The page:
2. Bad things happen to good businesses. Floods, fires, earthquakes, the outside thief and the insider threat, and of course malware are all factors that can impact the safety of stored data.

Automate the back-up process. Since virtually every business now depends on some form of computer processing, ask the question how employees could proceed if your physical site is suddenly not available. Plan for disruptions that could last weeks if not months — and test it to make sure it’s viable.

3. Train employees about the nature of today’s cyber-attacks. SMBs tend to think that cyber-criminals are going after the really big guys, not them, but that’s simply not true.

Cyber-criminals in particular target SMBs to compromise the PCs they use for online banking and payments in order to commit fraud in a big way by emptying out business accounts. Unfortunately, there’s actually less protection for recovery of stolen funds under the law for businesses than for consumers. Banks may even give the small business a hard time, questioning the security it has in place. How does cybercrime often begin? In many cases, the victim opens a “phishing” e-mail message with an attachment laden with malware that will let the attacker begin infiltrating the network. To tamp this down, spam filters should be in place to try and catch phishing e-mails and other junk. But some of it, especially highly targeted, will get through and employees should be trained not to open anything that seems even remotely unusual. Because web-based malware is also commonplace, applying Web-surfing controls on employees’ Internet use is also a good idea. The big companies are starting to use advanced malware protection systems that can track targeted attacks in various ways, and small businesses should too — if it’s affordable. There is also a strong argument to consider setting up a dedicated computing resource strictly for online funds transfer. There are many phone-based social-engineering scams out there now as well and employees need to be wary.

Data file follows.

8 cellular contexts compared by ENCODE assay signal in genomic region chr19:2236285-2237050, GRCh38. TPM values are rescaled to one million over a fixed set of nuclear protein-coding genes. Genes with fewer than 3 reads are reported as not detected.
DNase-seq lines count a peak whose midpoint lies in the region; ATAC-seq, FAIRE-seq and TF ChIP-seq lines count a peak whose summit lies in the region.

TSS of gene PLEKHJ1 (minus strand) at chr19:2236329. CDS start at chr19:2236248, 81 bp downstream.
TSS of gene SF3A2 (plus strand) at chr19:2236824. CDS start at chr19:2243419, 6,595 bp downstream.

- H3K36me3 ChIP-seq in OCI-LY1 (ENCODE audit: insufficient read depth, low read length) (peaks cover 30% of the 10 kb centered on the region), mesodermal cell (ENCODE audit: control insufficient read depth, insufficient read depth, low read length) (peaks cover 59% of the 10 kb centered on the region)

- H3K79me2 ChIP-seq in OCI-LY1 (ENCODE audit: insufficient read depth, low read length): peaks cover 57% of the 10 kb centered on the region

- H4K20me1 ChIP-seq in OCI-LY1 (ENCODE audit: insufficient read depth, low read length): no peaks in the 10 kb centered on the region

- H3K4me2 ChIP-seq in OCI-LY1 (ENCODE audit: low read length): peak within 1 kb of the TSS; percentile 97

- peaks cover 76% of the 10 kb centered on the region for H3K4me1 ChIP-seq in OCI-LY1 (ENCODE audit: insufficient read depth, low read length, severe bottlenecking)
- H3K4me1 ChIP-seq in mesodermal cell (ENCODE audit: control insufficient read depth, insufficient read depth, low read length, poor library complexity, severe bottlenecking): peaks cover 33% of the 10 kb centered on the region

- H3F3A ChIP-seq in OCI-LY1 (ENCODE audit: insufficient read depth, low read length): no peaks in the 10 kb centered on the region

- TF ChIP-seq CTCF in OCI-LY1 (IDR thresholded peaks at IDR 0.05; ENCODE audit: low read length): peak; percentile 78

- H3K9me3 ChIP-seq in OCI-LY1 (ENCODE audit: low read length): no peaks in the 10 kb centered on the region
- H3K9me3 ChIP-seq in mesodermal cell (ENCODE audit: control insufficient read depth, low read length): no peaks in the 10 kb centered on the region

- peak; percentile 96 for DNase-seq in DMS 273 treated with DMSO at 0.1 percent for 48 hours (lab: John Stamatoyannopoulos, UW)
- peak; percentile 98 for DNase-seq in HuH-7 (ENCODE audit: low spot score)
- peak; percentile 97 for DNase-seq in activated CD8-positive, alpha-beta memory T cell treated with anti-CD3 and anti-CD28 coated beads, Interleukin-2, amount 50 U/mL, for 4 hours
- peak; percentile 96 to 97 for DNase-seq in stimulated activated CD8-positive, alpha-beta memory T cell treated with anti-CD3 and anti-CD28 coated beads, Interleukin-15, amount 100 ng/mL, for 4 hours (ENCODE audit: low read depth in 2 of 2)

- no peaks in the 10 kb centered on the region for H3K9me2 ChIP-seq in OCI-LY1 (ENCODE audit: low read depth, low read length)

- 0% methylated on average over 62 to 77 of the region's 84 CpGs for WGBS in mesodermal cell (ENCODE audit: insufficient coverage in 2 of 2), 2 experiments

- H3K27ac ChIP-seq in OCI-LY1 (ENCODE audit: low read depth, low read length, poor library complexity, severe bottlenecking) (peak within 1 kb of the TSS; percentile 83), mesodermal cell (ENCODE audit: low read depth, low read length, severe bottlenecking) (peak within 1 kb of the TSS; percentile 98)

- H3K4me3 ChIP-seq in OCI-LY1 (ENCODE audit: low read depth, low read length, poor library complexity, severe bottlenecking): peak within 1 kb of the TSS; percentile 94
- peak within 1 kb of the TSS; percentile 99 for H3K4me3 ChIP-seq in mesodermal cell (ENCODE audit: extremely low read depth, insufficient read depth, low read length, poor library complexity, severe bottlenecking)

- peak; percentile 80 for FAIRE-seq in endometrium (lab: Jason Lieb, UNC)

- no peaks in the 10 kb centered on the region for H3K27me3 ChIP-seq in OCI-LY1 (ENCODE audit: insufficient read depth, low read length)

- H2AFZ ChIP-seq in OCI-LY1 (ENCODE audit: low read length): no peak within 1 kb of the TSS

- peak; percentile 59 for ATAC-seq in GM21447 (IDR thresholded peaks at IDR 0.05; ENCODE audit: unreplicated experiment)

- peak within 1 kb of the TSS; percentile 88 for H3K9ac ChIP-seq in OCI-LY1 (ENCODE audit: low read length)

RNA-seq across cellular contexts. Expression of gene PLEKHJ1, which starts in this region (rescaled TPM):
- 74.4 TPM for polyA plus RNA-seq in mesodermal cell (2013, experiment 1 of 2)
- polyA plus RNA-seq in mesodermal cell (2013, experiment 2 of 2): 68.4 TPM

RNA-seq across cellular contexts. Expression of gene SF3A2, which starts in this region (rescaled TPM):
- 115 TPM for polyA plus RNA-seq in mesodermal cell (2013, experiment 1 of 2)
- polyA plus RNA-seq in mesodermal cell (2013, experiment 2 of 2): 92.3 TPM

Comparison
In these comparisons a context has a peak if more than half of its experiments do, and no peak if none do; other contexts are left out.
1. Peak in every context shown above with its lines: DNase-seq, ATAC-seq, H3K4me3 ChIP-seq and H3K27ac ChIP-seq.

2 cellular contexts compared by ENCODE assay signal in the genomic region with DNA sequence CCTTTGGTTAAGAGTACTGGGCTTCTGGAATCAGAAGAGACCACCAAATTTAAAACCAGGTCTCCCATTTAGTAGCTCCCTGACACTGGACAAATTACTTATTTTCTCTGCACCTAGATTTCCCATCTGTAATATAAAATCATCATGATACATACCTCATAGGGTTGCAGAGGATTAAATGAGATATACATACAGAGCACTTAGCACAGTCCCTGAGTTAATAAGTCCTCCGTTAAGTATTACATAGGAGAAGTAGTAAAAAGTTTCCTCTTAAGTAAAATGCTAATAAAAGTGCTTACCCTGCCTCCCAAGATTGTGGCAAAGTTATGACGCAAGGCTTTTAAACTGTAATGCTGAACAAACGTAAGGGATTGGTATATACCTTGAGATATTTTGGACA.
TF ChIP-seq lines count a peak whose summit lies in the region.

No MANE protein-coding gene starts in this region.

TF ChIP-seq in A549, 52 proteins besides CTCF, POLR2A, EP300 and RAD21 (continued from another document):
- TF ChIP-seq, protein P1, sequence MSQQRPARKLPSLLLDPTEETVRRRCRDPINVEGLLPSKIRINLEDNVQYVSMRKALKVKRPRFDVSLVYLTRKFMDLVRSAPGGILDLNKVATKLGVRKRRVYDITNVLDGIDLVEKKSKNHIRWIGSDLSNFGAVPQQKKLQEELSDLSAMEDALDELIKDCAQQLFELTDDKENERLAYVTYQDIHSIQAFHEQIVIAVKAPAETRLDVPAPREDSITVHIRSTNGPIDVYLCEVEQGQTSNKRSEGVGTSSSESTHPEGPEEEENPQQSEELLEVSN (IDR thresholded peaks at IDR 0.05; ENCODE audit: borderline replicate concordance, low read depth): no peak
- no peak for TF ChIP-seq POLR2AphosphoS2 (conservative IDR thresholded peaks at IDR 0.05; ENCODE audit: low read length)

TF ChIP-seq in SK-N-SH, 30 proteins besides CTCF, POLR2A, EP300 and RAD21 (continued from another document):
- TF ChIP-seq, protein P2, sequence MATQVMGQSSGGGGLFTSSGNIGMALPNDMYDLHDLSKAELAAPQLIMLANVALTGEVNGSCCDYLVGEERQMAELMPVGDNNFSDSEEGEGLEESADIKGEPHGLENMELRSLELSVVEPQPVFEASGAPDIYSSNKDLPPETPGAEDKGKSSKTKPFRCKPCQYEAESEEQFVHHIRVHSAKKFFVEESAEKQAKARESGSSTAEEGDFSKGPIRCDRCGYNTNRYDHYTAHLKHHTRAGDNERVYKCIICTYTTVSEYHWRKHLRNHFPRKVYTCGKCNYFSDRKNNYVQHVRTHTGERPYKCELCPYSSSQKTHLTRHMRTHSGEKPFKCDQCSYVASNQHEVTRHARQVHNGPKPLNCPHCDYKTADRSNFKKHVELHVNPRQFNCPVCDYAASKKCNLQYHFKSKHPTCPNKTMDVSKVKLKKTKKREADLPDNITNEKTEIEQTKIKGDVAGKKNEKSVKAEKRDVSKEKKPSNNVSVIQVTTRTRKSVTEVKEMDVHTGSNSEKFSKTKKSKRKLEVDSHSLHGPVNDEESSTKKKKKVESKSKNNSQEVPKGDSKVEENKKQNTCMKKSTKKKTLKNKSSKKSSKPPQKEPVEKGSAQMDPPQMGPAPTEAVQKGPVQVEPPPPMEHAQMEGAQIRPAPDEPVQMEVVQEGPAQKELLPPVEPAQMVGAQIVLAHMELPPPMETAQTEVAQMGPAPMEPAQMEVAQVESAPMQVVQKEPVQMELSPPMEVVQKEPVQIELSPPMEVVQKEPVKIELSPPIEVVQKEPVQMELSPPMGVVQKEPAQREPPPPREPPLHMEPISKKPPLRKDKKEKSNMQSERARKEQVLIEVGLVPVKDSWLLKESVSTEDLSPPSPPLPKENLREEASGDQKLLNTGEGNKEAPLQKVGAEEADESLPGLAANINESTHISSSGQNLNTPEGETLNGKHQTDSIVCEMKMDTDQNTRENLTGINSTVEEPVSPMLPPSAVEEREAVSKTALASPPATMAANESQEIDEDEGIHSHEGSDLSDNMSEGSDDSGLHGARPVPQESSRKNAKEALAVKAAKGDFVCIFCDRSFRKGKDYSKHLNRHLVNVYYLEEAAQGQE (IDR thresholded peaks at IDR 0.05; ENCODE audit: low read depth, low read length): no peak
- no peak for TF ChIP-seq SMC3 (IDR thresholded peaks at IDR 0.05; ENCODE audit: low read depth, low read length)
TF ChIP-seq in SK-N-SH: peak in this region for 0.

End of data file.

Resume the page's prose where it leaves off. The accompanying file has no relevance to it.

4. Deploy the security basics. That means firewalls for wireless and wired-based access points, and anti-malware on endpoints and servers, acknowledging that traditional signature-based anti-virus is a limited form of defense.